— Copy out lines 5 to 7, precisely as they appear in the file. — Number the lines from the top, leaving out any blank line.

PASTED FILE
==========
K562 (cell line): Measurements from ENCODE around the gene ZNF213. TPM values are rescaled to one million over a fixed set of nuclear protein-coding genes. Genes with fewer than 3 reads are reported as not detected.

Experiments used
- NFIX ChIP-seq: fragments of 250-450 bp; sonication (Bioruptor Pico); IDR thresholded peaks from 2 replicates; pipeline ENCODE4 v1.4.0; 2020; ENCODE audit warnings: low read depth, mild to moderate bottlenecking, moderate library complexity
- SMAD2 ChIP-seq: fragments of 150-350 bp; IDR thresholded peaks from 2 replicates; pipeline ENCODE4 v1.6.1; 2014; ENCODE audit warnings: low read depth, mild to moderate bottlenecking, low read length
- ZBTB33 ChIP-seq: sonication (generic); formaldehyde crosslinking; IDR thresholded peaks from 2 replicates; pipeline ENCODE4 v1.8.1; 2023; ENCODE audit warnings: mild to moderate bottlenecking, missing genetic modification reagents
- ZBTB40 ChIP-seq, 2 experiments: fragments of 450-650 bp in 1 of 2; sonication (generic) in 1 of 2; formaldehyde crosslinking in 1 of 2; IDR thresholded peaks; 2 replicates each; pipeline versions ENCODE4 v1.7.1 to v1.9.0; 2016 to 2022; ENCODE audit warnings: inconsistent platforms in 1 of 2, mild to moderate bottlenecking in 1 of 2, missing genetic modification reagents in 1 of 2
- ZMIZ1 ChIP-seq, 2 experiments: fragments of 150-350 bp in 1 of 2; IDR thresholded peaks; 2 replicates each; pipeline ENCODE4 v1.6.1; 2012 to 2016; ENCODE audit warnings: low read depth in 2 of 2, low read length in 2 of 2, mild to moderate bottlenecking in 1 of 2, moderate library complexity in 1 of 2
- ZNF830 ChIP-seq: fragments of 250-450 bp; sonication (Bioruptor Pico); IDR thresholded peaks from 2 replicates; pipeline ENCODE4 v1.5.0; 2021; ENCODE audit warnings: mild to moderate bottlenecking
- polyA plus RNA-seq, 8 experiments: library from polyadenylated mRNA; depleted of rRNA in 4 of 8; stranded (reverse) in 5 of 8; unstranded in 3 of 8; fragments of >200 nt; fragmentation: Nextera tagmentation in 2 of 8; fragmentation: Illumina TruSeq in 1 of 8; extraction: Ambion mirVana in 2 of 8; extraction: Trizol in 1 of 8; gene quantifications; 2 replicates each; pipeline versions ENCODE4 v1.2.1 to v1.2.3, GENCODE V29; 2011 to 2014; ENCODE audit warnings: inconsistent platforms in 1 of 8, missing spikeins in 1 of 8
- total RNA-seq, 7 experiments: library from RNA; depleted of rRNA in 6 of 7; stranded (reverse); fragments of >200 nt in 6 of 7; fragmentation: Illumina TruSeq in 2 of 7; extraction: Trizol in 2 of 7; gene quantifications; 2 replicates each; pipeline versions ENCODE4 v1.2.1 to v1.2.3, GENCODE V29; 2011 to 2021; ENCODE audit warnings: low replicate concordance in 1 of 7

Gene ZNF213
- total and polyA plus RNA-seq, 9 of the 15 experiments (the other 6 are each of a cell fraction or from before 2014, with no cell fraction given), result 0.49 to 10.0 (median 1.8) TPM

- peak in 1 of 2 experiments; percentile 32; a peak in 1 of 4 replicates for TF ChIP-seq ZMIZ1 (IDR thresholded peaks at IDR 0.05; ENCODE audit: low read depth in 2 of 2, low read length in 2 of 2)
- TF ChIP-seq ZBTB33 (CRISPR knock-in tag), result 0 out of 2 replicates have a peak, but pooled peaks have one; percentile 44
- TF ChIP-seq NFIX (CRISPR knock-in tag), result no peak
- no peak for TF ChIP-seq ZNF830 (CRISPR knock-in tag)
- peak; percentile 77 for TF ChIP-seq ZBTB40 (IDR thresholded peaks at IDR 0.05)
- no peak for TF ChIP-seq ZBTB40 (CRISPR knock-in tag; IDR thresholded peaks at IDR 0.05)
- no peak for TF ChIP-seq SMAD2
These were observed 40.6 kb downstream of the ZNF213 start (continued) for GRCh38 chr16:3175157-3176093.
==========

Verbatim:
- ZBTB33 ChIP-seq: sonication (generic); formaldehyde crosslinking; IDR thresholded peaks from 2 replicates; pipeline ENCODE4 v1.8.1; 2023; ENCODE audit warnings: mild to moderate bottlenecking, missing genetic modification reagents
- ZBTB40 ChIP-seq, 2 experiments: fragments of 450-650 bp in 1 of 2; sonication (generic) in 1 of 2; formaldehyde crosslinking in 1 of 2; IDR thresholded peaks; 2 replicates each; pipeline versions ENCODE4 v1.7.1 to v1.9.0; 2016 to 2022; ENCODE audit warnings: inconsistent platforms in 1 of 2, mild to moderate bottlenecking in 1 of 2, missing genetic modification reagents in 1 of 2
- ZMIZ1 ChIP-seq, 2 experiments: fragments of 150-350 bp in 1 of 2; IDR thresholded peaks; 2 replicates each; pipeline ENCODE4 v1.6.1; 2012 to 2016; ENCODE audit warnings: low read depth in 2 of 2, low read length in 2 of 2, mild to moderate bottlenecking in 1 of 2, moderate library complexity in 1 of 2